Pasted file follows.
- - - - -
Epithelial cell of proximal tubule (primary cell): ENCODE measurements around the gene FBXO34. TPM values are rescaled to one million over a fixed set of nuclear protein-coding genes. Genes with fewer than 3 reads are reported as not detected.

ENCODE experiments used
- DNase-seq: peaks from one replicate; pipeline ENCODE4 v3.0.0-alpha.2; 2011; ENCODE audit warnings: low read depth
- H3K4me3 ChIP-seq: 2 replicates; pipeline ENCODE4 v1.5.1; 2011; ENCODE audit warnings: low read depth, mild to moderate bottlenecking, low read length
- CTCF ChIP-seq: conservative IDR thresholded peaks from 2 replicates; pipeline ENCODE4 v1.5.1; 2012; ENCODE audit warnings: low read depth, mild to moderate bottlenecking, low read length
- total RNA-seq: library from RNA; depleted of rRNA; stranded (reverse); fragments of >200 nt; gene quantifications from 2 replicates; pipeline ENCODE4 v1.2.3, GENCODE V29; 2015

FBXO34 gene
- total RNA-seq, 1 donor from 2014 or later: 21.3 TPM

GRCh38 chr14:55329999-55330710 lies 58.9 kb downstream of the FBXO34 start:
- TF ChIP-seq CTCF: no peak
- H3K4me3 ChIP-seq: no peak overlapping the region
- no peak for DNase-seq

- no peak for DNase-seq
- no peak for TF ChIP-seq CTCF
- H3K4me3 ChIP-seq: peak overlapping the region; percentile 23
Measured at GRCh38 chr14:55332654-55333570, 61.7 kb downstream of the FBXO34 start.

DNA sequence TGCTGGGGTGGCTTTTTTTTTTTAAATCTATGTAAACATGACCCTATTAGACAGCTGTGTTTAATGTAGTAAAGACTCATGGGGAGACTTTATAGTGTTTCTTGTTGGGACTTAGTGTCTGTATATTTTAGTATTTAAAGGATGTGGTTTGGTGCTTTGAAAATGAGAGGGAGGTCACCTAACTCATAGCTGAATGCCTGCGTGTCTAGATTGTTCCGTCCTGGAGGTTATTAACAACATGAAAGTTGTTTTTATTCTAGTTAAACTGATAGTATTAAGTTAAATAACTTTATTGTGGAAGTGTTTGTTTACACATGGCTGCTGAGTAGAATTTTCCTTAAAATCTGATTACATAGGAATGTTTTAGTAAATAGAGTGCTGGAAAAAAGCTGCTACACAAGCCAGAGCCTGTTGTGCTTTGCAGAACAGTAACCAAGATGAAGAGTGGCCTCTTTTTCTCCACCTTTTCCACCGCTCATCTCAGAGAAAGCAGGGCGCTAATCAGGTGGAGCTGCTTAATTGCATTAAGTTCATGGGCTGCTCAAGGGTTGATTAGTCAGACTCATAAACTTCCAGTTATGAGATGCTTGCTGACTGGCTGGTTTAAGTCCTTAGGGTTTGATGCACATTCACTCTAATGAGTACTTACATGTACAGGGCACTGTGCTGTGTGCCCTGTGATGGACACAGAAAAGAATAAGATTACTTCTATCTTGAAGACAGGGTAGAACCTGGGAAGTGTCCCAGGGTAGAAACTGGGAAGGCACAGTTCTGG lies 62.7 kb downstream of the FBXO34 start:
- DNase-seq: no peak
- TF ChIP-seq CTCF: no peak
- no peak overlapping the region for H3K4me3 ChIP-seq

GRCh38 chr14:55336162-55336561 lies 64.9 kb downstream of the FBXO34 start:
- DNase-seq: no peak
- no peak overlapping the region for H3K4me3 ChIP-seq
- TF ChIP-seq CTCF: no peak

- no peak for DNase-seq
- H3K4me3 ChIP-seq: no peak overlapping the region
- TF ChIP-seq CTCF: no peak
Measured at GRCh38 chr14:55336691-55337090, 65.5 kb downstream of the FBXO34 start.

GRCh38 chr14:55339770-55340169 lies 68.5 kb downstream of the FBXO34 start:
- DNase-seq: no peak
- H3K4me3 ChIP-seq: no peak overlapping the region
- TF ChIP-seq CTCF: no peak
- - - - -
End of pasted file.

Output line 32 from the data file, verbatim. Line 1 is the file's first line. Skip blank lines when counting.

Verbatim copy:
- TF ChIP-seq CTCF: no peak